How to Create a Writing Routine

One of the biggest excuses we writers have about not writing is that we don’t have the time. I get it. We have kids, pets, or spouses to take care of, jobs that eat away our lives, volunteer positions that make the days long, and health issues that steal creativity. Sometimes it really does feel like there aren’t enough hours in the day.

So how does writing fit in and still allow you to get enough sleep at night?

Well, that depends on the writer. Some people work better in short spurts. Others need longer periods to craft their stories. Here are a couple of ideas that can get you started.

Word Count Routine: Set a word count for yourself that you need to achieve by the end of the day. It can be 50 words or 5,000 words. Choose what feels comfortable for you. Make sure you start out small. You want to create an attainable goal, otherwise you’ll just be disappointed if you don’t reach it. One author said her goal was to write a sentence each day because sometimes a sentence is all you need to get back into the story. This can be completed at random periods throughout the day or in one sitting.

Sprints: One of the fun exercises that NaNoWriMo (National Novel Writing Month) people like to do is sprints. No, I don’t mean run around a building (though I think we could all use a chance to stretch our legs). Someone will set a timer, usually about five or ten minutes, and then everyone writes as fast and as much as they can in that time period. The goal is to have the most text written by the end. Friendly competition might get your brain moving or at least keep it motivated. You don’t have to do it for very long, but you can get a lot out of it. The more you do it, the more you’ll get used to it. This is a great thing to do if you’re with a group of writers and trying to help one another get motivated.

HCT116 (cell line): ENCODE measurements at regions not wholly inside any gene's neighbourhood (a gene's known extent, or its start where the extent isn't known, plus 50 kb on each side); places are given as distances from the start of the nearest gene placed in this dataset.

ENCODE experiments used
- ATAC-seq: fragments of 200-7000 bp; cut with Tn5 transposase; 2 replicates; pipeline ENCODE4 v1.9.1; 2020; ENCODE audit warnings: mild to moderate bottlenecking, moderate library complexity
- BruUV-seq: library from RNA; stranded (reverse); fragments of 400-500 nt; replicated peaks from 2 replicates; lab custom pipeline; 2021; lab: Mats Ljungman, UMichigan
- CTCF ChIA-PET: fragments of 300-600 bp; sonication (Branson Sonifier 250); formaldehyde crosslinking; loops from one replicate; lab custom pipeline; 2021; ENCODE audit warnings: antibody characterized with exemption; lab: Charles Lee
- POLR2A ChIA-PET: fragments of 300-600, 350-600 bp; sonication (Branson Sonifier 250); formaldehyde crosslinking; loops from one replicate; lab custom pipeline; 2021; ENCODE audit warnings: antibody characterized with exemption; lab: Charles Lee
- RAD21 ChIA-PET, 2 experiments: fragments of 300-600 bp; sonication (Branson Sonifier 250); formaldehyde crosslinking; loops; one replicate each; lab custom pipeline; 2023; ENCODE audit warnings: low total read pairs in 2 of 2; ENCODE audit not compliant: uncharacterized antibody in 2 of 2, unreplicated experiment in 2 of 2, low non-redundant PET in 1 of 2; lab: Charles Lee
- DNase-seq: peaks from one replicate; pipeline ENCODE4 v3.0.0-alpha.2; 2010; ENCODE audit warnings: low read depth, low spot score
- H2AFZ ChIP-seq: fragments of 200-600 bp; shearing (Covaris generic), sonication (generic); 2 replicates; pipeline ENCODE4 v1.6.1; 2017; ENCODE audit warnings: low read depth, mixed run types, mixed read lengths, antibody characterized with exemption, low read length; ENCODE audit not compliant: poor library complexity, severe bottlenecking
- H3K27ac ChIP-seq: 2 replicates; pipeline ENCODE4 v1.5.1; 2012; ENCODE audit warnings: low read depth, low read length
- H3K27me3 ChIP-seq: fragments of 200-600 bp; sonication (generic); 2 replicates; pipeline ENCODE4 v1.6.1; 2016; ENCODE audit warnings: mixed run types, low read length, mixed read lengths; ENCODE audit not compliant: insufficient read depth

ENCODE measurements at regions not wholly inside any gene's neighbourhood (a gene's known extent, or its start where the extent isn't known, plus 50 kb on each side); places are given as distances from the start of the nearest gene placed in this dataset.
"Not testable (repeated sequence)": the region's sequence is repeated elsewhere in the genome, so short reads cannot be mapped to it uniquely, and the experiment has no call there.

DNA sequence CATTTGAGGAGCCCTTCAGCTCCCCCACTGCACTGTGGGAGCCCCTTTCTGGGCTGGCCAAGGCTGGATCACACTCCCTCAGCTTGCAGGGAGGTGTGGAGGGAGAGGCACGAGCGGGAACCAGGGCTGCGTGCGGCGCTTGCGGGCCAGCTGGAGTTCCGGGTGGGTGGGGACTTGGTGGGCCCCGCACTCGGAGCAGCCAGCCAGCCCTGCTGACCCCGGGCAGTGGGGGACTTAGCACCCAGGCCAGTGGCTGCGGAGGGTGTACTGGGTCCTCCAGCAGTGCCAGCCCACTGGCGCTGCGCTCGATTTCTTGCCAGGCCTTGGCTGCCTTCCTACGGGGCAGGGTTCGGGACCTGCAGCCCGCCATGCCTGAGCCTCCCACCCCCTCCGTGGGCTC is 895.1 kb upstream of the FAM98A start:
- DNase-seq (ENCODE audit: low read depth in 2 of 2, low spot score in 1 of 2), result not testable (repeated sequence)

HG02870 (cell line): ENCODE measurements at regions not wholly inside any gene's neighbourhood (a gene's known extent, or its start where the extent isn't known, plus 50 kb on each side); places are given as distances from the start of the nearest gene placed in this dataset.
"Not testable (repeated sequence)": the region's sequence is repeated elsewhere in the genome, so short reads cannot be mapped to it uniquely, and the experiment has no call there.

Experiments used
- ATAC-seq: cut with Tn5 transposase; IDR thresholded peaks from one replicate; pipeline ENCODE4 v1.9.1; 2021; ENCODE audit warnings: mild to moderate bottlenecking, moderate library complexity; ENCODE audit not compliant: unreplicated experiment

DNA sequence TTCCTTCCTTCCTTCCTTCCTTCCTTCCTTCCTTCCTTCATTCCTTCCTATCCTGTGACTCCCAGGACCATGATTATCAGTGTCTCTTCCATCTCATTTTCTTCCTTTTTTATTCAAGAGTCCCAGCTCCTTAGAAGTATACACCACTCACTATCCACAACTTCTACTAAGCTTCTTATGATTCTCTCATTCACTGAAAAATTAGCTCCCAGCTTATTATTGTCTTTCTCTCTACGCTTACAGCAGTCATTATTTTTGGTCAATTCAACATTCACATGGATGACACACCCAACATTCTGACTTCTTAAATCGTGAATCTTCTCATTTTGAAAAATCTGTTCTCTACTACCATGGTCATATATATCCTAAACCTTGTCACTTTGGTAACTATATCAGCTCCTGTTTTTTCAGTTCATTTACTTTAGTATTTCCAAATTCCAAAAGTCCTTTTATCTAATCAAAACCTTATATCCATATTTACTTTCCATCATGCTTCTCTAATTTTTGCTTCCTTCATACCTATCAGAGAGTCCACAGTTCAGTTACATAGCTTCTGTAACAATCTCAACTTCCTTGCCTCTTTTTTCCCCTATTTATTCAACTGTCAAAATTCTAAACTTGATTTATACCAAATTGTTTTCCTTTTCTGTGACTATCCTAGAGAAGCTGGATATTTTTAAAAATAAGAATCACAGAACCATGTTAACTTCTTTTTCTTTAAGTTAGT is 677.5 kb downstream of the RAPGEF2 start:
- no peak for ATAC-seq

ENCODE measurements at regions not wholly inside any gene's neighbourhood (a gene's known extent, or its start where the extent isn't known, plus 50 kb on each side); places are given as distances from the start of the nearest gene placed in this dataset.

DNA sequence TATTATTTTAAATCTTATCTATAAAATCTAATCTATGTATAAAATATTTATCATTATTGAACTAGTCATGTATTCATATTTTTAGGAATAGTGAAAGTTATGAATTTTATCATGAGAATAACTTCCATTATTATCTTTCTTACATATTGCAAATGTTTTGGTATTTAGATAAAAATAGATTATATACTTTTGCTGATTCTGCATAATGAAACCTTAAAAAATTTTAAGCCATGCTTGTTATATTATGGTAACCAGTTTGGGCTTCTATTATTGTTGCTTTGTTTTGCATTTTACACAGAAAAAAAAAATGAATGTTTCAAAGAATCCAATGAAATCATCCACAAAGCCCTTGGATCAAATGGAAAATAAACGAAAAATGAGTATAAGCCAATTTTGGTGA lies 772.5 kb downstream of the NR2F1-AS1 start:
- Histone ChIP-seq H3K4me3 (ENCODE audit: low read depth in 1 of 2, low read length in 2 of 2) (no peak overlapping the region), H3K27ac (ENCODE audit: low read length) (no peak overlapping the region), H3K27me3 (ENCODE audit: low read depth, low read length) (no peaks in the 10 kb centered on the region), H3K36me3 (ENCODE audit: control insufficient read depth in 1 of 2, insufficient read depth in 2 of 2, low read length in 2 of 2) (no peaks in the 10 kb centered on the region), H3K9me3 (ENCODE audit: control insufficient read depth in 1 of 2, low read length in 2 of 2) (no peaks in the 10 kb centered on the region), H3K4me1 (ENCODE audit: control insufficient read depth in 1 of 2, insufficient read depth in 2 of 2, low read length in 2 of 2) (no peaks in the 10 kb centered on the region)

Time Routine: Similar to the previous two, time routine means you set a certain amount of time to write. Maybe you want to make sure you write for 30 minutes every day, no matter the word count. Treat this like a work meeting. This isn’t something you can just “miss” each day. For me, I tend to start writing at about 9pm because that’s when my day ends. My friend, romance author Eliza David, likes to write at about 5am when I’m still dead asleep. Sit down, shut off all distractions (that includes twitter!) and just write. Make sure you have a timer. You can also use a phone app to help you stay focused. Forest is a great one. The entire time you work, you grow a virtual tree. Eventually you can make a little forest. If you stop early, your tree dies and never goes away. Morbid, I know, but it’s a good motivator.

Weekday/Weekend Routine: Sometimes a busy life means you can’t write everyday, and that’s okay. You have to have time to take care of you and everything else in your life. If that’s the case, schedule a time during the week or weekend that you can devote solidly to writing. Maybe Friday night is your night. Someone else takes the kids or cooks dinner. This is time for you and your craft. You can set up times every other night if you’re able to fit it into your schedule. Do what works for you.

Spurt Routine: A spurt routine is a little similar to sprints, only you’re not racing anyone. This routine comes from taking whatever available time you have in the day to write. Maybe you have 10 minutes at breakfast to get out a paragraph or two. You’re waiting at the doctor’s appointment; what a great time to jot down ideas or outlines. Friend running late? Pull out that journal and write some sentences. This may seem a little haphazard, but honestly, I sometimes get some of my best writing out this way. I have an intense 5 or 10 minute session where I just focus on nothing else but my writing. By the time I’me done and have to leave for work or get called back for my doctor’s appointment, I might have made my word count. Heck, I could have written half of a chapter during the hour it took me to get into one of my doctors!

People who truly want to write will find time in their daily lives to make writing important. You might have to give up an extra episode on Netflix, or maybe you can’t get together with friends on a certain night of the week, but we sometimes have to make sacrifices to do something we love. Keep in mind, though, that if you pick a routine that just doesn’t work for you or seems too insurmountable, it’s okay to change it. Try it for a month or two. If it doesn’t feel right, try something else until something sticks.

And remember, it’s okay if you don’t write everyday. We all need breaks, and if you really don’t feel the passion to put words on paper, don’t beat yourself up. Breathe. Take a step back. Adjust your routine. Going from a timed routine to a weekday routine might work better for you.

What kind of routines do you follow?

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